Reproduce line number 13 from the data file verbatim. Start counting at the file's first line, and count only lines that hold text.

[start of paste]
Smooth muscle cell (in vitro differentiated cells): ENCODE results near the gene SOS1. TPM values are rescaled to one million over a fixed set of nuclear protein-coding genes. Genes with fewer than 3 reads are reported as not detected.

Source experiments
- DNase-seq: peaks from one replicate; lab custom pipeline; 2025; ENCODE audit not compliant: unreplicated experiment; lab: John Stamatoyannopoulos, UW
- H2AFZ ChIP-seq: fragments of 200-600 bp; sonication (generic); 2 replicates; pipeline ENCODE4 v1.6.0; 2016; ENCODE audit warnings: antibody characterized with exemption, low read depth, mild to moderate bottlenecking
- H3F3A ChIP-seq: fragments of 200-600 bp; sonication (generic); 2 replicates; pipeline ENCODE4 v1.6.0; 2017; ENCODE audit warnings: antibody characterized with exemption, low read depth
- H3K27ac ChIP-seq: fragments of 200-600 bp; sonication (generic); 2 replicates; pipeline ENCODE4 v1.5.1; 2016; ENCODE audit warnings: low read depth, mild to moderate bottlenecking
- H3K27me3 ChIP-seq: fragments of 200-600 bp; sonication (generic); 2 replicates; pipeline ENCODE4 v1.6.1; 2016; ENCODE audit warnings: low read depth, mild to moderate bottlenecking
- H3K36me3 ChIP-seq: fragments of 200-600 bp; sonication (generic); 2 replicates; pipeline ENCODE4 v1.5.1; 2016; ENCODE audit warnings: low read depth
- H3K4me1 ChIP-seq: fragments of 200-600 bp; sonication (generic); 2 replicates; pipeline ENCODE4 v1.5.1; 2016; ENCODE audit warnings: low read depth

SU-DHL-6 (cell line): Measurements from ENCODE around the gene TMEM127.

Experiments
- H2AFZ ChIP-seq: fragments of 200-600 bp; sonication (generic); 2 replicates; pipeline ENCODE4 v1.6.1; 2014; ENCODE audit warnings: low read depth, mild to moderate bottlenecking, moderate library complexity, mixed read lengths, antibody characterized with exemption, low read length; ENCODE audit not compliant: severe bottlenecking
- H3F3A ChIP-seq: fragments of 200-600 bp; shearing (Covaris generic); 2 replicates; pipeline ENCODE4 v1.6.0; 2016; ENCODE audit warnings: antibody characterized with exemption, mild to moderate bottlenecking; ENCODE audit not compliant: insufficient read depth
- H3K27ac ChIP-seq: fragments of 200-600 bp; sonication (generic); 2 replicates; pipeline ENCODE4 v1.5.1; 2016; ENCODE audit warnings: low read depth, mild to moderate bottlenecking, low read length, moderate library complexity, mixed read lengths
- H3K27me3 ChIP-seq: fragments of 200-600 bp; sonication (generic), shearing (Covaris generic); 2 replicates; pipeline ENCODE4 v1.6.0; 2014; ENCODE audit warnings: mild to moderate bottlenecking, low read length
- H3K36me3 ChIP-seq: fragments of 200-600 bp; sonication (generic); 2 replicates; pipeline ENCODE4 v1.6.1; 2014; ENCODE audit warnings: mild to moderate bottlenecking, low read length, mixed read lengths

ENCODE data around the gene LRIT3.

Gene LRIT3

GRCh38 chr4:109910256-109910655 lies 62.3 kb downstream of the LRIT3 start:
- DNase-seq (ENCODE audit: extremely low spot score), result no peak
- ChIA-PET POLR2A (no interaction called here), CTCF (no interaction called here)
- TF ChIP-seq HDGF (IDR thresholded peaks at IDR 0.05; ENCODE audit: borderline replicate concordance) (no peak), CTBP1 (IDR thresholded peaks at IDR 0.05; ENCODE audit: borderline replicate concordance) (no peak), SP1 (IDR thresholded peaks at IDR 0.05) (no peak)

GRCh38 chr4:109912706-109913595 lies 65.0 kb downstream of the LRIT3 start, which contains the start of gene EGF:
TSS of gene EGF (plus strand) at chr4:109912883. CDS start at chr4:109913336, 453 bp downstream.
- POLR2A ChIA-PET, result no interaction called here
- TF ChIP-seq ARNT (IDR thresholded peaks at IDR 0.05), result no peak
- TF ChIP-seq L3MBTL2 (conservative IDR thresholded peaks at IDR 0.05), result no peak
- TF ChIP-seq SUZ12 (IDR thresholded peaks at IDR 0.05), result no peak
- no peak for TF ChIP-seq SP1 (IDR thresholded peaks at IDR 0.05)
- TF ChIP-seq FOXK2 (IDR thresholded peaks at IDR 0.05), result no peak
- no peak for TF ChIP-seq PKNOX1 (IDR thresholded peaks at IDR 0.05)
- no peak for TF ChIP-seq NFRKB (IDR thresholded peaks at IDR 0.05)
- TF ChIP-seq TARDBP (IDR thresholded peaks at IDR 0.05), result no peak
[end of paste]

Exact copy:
- H3F3A ChIP-seq: fragments of 200-600 bp; shearing (Covaris generic); 2 replicates; pipeline ENCODE4 v1.6.0; 2016; ENCODE audit warnings: antibody characterized with exemption, mild to moderate bottlenecking; ENCODE audit not compliant: insufficient read depth